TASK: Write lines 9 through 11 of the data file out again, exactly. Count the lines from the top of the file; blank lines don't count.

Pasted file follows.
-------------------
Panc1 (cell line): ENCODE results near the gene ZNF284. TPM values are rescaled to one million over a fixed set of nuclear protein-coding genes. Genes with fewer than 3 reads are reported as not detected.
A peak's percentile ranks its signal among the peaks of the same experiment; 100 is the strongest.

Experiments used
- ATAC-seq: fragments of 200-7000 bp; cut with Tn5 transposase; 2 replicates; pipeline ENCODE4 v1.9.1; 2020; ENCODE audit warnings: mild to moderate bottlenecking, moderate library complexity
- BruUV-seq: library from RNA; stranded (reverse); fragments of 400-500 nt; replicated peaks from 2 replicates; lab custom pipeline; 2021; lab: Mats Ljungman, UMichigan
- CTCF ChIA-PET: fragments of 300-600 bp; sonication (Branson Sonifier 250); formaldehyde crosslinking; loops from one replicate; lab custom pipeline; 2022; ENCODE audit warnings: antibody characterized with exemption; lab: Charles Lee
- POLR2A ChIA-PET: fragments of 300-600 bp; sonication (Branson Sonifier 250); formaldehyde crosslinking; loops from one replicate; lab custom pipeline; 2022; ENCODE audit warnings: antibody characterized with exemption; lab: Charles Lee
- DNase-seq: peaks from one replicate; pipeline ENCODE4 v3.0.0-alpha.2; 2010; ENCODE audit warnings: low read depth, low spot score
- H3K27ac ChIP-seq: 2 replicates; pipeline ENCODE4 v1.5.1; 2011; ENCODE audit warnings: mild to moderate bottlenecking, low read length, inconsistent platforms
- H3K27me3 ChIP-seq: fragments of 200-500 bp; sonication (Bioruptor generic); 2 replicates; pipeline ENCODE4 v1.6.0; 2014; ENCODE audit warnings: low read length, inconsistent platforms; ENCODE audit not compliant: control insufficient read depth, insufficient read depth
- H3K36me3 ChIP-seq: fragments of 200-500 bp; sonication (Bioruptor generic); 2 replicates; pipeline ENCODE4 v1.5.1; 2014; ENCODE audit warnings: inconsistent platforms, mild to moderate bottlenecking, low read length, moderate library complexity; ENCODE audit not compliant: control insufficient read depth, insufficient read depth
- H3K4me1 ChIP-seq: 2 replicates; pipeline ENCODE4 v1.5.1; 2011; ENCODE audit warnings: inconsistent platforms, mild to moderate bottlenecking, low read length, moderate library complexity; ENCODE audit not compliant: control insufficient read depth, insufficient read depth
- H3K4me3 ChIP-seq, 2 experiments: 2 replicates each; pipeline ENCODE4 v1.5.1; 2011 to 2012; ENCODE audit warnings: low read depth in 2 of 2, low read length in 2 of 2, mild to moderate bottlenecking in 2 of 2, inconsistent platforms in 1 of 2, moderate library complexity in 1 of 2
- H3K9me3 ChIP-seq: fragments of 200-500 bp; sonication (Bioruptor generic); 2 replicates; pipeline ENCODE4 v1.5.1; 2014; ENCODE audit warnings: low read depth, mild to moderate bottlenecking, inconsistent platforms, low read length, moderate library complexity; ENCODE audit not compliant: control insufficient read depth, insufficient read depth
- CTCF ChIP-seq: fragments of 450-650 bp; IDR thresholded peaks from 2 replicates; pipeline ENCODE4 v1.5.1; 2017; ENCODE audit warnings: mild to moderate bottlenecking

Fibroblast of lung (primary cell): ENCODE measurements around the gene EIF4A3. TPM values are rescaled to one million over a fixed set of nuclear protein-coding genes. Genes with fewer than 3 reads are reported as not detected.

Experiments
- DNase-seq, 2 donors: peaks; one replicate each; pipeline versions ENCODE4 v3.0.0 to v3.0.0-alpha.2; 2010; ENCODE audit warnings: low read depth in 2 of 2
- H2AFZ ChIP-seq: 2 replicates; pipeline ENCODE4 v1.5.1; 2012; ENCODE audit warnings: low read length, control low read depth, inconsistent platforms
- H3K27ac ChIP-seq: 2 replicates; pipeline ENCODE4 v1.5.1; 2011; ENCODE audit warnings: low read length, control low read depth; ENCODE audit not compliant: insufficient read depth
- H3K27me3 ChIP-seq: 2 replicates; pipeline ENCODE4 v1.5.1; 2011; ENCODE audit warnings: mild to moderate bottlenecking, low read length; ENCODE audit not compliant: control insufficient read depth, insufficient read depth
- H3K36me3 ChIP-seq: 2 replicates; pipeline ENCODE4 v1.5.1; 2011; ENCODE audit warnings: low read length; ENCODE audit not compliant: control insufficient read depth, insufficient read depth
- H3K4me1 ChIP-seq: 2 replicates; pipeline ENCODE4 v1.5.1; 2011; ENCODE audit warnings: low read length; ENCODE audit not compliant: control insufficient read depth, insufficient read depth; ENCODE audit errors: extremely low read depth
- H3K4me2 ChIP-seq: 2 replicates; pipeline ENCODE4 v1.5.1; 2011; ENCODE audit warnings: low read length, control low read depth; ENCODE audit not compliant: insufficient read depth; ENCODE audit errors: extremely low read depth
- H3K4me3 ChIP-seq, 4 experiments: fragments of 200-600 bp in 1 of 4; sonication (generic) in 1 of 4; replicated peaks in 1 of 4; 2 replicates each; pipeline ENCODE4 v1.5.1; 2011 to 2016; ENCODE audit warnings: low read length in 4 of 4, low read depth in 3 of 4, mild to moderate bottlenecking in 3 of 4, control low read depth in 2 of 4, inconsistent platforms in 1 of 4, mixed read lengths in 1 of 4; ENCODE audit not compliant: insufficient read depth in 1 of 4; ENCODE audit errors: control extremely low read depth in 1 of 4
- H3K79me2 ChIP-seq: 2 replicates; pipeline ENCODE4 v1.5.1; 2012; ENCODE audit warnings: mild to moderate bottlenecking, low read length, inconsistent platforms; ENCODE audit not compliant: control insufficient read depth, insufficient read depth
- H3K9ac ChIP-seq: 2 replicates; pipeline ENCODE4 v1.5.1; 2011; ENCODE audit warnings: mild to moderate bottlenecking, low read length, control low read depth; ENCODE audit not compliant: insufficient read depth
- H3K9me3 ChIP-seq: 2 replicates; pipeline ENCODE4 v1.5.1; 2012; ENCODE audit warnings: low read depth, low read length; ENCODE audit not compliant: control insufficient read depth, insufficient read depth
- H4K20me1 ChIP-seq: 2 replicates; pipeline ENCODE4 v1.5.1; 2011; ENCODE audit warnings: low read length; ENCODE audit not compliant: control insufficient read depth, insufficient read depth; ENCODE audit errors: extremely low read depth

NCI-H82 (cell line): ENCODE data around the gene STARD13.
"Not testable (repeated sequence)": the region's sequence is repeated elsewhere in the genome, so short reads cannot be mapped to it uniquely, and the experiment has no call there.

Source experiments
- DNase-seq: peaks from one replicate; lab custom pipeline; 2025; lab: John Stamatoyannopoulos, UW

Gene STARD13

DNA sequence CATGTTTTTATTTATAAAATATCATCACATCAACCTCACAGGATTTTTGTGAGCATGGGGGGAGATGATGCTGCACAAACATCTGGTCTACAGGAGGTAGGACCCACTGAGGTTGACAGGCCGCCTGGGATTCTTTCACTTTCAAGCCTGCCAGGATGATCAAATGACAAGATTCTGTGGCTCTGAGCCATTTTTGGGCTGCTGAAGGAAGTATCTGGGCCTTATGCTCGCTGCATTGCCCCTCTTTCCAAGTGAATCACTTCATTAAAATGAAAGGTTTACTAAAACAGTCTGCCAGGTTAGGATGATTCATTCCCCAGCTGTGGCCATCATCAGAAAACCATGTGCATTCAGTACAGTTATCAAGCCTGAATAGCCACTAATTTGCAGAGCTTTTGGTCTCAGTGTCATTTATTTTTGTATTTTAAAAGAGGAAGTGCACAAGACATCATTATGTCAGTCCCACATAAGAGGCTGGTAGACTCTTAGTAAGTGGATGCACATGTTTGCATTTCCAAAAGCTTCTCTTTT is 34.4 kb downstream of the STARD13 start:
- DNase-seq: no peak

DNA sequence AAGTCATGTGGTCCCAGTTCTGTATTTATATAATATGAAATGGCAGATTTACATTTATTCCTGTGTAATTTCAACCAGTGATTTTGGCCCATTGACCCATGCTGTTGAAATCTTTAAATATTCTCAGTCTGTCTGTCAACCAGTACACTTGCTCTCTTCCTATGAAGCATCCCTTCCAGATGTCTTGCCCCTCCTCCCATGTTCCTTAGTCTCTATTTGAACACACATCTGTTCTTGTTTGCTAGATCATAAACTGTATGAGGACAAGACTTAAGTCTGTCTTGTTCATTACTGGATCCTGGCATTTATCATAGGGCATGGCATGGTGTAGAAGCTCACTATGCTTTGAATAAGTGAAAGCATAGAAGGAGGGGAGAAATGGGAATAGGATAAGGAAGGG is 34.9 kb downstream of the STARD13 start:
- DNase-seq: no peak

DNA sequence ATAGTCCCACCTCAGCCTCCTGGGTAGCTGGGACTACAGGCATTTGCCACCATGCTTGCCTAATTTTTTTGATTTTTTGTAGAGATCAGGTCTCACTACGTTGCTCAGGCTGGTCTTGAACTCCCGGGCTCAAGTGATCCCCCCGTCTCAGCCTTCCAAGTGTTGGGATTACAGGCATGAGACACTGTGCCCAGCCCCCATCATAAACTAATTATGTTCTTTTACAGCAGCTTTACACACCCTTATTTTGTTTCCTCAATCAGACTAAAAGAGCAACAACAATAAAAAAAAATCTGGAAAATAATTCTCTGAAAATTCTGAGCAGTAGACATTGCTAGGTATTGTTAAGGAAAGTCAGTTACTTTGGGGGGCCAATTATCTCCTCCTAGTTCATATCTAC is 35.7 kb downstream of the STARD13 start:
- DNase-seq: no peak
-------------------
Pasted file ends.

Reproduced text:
- H3K27ac ChIP-seq: 2 replicates; pipeline ENCODE4 v1.5.1; 2011; ENCODE audit warnings: mild to moderate bottlenecking, low read length, inconsistent platforms
- H3K27me3 ChIP-seq: fragments of 200-500 bp; sonication (Bioruptor generic); 2 replicates; pipeline ENCODE4 v1.6.0; 2014; ENCODE audit warnings: low read length, inconsistent platforms; ENCODE audit not compliant: control insufficient read depth, insufficient read depth
- H3K36me3 ChIP-seq: fragments of 200-500 bp; sonication (Bioruptor generic); 2 replicates; pipeline ENCODE4 v1.5.1; 2014; ENCODE audit warnings: inconsistent platforms, mild to moderate bottlenecking, low read length, moderate library complexity; ENCODE audit not compliant: control insufficient read depth, insufficient read depth